TOKYO — For the first time, Japan is trying to hold down the number of bed-bound elderly people kept alive, sometimes for years, by feeding tubes.

Following news articles by Bloomberg News and others, the government is planning to cut payouts on insertions in new patients and encourage home care. About a quarter-million Japanese elderly live on feeding tubes.

The health ministry also plans to boost reimbursements to institutions that check swallowing ability and encourage rehabilitation to help the bedridden eat by mouth. The changes, effective April 1, mark the first time Japan has cut government reimbursements for the practice.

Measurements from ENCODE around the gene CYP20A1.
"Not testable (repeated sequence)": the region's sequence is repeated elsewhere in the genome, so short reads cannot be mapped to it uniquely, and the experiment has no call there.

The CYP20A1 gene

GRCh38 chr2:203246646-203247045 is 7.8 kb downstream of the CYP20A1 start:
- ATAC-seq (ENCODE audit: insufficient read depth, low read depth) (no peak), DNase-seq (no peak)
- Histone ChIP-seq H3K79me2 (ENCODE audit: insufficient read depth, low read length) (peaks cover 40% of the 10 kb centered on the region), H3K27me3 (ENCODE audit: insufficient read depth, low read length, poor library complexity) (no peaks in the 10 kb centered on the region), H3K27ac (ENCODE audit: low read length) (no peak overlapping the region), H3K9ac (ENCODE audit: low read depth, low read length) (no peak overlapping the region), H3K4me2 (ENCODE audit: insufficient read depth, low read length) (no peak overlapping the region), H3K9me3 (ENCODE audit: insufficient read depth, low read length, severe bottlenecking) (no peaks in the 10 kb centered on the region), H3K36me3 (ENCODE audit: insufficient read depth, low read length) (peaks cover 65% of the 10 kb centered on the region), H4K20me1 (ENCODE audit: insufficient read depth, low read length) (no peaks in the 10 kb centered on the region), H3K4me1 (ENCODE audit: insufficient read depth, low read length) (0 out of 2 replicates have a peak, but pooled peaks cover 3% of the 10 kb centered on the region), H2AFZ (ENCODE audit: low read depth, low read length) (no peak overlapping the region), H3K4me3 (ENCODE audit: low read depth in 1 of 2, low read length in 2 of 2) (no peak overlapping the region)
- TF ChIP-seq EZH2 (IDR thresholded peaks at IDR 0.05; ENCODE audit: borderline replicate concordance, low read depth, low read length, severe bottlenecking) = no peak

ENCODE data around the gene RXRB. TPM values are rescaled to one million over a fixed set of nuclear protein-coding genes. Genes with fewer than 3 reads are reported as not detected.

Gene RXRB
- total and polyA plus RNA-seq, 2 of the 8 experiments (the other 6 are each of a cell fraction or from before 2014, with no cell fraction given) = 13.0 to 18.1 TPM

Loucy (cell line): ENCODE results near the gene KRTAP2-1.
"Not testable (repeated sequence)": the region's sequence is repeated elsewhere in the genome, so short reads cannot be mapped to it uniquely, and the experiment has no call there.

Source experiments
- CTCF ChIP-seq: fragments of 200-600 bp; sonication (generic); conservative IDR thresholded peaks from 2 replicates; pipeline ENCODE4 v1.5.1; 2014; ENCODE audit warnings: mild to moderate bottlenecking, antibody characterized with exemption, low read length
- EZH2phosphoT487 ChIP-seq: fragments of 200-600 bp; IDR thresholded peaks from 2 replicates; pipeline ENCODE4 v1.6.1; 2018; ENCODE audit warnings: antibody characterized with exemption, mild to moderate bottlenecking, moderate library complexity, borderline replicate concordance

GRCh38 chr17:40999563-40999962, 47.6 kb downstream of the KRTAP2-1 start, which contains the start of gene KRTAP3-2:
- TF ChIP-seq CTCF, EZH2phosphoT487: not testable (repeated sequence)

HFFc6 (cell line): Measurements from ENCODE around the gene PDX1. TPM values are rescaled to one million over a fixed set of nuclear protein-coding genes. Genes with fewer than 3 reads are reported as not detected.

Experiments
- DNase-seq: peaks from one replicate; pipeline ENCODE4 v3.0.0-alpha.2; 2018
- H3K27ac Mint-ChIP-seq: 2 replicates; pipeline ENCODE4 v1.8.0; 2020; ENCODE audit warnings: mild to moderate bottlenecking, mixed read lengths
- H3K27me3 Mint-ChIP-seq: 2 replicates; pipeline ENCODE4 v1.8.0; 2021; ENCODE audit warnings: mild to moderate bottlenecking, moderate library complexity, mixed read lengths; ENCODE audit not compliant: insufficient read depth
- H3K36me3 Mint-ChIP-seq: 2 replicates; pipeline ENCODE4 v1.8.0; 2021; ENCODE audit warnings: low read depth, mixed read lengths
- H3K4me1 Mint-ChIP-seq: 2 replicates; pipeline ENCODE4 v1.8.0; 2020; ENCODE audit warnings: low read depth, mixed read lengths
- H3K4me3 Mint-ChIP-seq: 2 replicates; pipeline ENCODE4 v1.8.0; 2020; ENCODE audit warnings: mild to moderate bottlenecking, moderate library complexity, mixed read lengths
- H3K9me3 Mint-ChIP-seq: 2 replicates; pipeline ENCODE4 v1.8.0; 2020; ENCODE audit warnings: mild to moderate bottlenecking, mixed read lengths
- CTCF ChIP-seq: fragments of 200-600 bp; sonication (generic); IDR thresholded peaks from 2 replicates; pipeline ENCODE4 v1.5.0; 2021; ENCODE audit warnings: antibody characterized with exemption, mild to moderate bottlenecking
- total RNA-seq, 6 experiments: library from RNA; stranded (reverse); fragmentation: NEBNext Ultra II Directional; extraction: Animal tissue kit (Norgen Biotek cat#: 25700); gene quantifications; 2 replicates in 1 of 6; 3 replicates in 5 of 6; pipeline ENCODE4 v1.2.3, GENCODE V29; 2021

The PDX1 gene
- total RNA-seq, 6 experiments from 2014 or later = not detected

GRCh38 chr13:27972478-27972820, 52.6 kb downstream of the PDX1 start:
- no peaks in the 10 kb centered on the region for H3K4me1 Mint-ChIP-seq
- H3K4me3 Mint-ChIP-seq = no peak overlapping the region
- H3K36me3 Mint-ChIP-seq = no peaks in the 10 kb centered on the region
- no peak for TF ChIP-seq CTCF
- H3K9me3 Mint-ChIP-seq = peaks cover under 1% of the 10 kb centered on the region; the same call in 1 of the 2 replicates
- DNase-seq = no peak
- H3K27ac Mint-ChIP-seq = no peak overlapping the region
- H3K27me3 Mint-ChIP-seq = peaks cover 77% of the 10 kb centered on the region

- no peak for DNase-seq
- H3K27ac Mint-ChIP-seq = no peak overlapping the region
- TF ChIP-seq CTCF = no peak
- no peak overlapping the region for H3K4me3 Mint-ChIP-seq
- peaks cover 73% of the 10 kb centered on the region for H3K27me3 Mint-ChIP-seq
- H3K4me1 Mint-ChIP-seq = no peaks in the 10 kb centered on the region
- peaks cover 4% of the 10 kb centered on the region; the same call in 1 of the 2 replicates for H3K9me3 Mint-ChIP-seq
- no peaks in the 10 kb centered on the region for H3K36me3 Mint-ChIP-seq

“Eating is one of the most important human dignities and the country is moving forward to protect it,” said Kazuhiro Nagao, a doctor and deputy director of the Japan Society for Dying with Dignity.

The use of feeding tubes at the end of life, which isn’t standard practice in the western world, is common in Japan, the world’s fastest aging society.